Asna: “Electronics is a bit like the realm of all possibilities”

The Ivorian dj Asna took part for the first time in the Transmusicales of Rennes. On the Green Room of the exhibition center, his techno cavalcades drawn from his African roots caused a sensation. Like his piece Abissa. Meet.

It’s your first time at the festival, what did you know about the Transmusicales?

I just knew that it was a festival that had a certain notoriety and fame, one of the biggest in France.

How was the contact with the organizers?

It was with my booking agency (Wart), which is used to working with the Transmusicales, that the link was made.

What do you think determined their choice?

I don’t want to be pretentious, but I think that the style of music I play, which is very hybrid, is perhaps what makes a kind of novelty and difference.

Precisely, what makes your difference?

Already, I can’t qualify what I do, to put my music in a category. There’s electro, it’s very percussive, there’s rhythm, it’s very steeped in my African culture and identity. I explore everything that electronics allows.

In electronics, what marked and influenced you?

I am a very spiritual person and I have discovered something infinite in spirituality. I find that in electronics. His universe allows an infinity of things and experiments, with still a whole field of unknowns that fascinates me. There are certainly many possibilities in the organic but sometimes, we find ourselves limited. Electronics is a bit like the realm of all possibilities. It is this limit that allowed me to shape the idea that I had of music.

Which artists made you want to take the leap?

I’m a huge Daft Punk fan. When I was younger, I said ”I want to do the same”. Then, when I became interested, I discovered the experimental, these machines which make it possible to generate sounds. I am self-taught, I go to studios, I meet people, I ask how it works. I met Praktica and I learned a lot, it was with him that I took my first steps. I am not autonomous but I try to always be in this learning and this research.

When we come to Transmusicales, do we prepare something special?

I always prepare my sets, I try to tell a story, to have something coherent, to create rhythms, to take the public with me on this journey, not just to play songs.

Does the public influence you in the evolution of the set?

Oh yes, very much. It’s essential. I feel this energy a lot. I’m really connected to the public, I can’t ignore that. I think it also comes from my culture. With us, music is something alive, it’s an extension of being. We celebrate in music, we are sad in music, it tells something. I give it and it must be received!

Electronic music in Africa is better known today. Do you perceive it?

Yes, it’s true, we have South Africa and East Africa, which are pioneers. There is a whole generation and a movement of electronic music of which I am a part. It is also the influence of this globality in which we are today. There really aren’t any borders anymore. We are one in a globalization with the Internet which has made things enormously easier.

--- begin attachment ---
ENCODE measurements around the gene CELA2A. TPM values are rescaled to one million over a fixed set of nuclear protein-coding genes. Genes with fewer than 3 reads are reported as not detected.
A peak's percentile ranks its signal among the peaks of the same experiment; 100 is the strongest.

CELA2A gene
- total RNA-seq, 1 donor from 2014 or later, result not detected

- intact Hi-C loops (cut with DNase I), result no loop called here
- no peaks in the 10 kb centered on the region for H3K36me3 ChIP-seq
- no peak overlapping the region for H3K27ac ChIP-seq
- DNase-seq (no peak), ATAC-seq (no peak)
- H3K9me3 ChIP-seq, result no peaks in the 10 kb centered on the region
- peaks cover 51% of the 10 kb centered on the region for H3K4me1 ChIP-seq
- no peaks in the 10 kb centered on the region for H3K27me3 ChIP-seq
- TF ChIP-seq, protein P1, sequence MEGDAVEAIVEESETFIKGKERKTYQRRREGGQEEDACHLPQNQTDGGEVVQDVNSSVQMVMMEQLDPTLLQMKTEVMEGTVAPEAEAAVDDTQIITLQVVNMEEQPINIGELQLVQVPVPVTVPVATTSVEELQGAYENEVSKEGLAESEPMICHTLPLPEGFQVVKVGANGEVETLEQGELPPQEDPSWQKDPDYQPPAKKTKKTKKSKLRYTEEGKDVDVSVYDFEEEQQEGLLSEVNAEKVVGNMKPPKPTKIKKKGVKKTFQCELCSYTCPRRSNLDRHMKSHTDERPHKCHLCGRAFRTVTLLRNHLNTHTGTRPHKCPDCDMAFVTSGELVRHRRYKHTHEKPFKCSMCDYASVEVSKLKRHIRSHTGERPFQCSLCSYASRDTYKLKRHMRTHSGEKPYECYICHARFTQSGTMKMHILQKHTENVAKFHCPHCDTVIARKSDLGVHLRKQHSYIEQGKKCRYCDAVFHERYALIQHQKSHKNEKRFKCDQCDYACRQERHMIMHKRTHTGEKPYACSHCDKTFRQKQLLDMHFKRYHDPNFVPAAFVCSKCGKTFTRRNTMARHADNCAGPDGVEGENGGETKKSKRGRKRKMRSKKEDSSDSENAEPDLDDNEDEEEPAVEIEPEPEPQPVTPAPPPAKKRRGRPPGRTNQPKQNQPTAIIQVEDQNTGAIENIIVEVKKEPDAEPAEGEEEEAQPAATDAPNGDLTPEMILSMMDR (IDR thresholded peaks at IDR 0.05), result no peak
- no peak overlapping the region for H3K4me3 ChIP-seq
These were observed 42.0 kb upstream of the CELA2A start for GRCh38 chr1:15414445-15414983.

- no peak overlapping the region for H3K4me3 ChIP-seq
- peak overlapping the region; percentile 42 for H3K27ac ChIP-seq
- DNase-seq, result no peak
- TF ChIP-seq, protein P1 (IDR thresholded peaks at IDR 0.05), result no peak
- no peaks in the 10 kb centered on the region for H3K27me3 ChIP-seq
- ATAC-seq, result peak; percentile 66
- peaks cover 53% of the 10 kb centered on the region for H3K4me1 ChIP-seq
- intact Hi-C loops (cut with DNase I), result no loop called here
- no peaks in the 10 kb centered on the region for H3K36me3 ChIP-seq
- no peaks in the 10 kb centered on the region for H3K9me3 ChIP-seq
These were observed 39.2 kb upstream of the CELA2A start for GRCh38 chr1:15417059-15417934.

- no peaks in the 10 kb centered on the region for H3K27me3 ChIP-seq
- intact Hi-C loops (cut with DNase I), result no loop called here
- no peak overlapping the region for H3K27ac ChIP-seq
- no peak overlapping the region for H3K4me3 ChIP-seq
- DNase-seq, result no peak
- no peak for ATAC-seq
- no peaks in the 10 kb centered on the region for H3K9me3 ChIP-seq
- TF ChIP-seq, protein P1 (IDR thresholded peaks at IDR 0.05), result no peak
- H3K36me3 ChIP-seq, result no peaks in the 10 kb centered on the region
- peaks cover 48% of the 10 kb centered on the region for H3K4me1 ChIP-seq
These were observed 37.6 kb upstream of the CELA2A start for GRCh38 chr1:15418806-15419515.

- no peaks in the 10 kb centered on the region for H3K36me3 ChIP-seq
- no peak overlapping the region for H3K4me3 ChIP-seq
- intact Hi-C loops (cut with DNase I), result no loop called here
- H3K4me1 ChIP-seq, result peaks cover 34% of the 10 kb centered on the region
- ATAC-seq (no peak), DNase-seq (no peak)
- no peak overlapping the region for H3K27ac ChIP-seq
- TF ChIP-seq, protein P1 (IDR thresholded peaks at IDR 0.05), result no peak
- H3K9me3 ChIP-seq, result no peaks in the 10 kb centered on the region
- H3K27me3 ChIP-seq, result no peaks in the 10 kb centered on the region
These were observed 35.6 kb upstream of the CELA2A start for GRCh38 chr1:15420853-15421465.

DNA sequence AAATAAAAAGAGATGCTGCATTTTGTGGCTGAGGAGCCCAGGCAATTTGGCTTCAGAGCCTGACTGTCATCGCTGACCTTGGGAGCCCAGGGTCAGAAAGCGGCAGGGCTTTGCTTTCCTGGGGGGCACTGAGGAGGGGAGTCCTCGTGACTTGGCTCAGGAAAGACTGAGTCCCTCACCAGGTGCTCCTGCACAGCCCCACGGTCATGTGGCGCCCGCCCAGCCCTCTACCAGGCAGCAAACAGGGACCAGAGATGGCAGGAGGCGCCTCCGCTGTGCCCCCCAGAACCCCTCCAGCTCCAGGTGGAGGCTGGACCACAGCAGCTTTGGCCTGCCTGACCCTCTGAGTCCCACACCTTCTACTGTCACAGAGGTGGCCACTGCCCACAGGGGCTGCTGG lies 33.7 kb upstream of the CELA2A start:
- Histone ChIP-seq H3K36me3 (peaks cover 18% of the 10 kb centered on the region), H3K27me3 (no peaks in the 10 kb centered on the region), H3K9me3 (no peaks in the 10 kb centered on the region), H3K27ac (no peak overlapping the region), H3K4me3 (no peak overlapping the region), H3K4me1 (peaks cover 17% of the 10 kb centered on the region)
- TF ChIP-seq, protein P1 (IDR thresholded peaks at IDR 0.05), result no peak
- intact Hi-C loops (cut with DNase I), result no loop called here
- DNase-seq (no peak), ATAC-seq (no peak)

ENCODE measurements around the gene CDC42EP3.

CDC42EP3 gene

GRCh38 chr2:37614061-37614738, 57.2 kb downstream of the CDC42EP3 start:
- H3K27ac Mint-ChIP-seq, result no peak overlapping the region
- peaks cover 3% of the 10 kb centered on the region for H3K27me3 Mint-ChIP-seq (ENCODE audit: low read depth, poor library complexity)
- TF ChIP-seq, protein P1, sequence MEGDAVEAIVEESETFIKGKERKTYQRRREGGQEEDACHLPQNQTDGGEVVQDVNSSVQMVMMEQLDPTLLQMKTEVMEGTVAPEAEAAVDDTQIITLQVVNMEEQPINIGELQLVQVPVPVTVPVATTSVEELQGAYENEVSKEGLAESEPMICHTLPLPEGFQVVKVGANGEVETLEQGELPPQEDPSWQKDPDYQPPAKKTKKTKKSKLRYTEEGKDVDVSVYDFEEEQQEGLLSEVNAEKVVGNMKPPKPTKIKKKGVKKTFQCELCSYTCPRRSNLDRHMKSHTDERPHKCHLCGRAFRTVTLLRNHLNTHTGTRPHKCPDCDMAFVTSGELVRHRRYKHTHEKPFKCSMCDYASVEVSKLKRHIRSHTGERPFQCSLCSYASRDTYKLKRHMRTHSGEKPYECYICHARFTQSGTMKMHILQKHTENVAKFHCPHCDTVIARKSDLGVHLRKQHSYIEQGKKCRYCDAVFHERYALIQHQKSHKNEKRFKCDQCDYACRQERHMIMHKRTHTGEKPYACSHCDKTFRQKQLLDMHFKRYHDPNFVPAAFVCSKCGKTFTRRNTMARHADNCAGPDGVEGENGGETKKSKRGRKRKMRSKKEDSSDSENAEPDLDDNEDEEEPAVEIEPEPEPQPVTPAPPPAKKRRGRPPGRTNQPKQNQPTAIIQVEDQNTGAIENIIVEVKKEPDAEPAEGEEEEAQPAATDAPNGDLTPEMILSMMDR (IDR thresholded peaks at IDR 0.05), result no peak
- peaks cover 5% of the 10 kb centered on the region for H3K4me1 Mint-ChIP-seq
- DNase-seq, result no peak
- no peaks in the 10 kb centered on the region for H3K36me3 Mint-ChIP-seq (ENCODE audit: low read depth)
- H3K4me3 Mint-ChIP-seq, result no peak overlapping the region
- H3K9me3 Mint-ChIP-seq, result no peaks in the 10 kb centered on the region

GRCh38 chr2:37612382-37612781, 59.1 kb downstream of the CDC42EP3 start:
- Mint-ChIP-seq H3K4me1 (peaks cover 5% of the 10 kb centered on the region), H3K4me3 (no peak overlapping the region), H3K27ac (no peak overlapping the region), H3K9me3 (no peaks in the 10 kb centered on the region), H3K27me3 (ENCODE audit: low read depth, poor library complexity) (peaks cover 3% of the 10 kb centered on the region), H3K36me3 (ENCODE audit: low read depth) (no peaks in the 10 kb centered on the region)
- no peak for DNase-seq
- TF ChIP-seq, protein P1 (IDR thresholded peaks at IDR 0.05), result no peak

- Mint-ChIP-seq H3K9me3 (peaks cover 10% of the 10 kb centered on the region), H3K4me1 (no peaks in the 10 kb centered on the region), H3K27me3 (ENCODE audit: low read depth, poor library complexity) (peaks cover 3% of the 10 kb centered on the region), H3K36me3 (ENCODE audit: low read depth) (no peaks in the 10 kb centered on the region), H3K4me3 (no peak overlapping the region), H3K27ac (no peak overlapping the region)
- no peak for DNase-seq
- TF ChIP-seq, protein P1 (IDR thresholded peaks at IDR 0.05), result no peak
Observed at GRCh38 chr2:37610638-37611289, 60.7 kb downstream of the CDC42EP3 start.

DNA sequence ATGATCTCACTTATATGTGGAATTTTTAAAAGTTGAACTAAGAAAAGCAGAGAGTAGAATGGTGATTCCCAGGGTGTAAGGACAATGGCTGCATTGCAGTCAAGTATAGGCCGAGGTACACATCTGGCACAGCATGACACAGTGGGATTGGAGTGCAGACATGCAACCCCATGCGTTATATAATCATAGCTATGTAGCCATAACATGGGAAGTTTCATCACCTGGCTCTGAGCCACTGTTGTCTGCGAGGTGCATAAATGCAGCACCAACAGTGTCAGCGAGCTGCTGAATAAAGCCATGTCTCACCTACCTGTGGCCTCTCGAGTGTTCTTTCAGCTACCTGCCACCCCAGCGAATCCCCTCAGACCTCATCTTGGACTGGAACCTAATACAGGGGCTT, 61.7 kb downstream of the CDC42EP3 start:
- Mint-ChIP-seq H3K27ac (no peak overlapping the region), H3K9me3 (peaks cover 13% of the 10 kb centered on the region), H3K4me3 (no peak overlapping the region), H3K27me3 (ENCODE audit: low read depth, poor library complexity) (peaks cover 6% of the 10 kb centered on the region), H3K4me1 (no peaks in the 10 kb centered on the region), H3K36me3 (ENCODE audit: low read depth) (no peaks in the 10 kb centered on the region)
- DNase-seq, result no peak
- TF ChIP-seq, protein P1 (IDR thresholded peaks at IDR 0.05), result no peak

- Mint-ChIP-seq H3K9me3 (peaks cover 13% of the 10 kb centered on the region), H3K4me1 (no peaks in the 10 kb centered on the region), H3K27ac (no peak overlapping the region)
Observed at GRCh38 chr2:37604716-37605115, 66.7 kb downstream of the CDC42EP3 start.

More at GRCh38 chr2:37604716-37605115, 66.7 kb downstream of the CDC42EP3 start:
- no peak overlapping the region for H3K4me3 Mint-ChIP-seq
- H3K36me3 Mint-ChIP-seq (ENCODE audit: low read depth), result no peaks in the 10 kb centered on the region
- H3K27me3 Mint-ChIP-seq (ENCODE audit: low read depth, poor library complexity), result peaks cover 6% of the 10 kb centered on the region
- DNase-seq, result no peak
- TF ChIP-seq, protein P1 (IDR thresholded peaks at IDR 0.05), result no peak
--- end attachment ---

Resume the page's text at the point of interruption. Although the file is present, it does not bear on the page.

This music, do you prefer to create it alone or surrounded?

Doing it together is essential. Even if, in a creative process, we need, at some point, a kind of autarky to design with clarity. My last track, Abissa, I did with a Parisian producer, Anyoneid. Alone, it would not have given what it is. The story of this track comes from the first time I heard the percussions of this celebration, I said to myself: ”these are the same rhythms that I hear in Berlin techno, whereas these are drums of at home, it makes me do something.” I already had the thing in my head but I didn’t master this techno and trance side. As a result, this meeting gave this title.

Is it a process that takes you time or is quite fast?

For my two projects, it went quite quickly. What took time was the visual production, the clips. For me, the visual aspect is important, I see the music. When I hear something, there is immediately a story that comes with it, an emotion.

Being a woman in this very masculine environment, how do you perceive it?

We are more and more numerous, it is a positive aspect. I have a lot of chances at my level as an Ivorian. This society is matriarchal, so women have a recognized place. I spent four years in Morocco during my studies, it’s a little more complicated for my colleagues there. But we are at a time when the woman is recognized for what she is and we tend towards an equity for which we have been fighting for quite some time. Those who were before me did most of the fighting but there is still a lot to do. And as a DJ, there is a wave of women arriving in Côte d’Ivoire, I’m so happy to see these little sisters mixing, or in other professions in which they were not expected. They take possession of their freedom.

This emergence, do you see an explanation?

Because there are others who have dared to do it before us. I don’t know if I would have left my room one day if I hadn’t seen other girls mixing in front of everyone. I know that my meeting with the Ugandan dj Kampire reassured me a lot, during my first festival in Burkina Faso. I said to myself: ”ah yes, it is possible”. At that time, I gained more self-confidence.

photo (c) Rodolphe Pete

Asna: “Electronics is a bit like the realm of all possibilities” – Toutaculture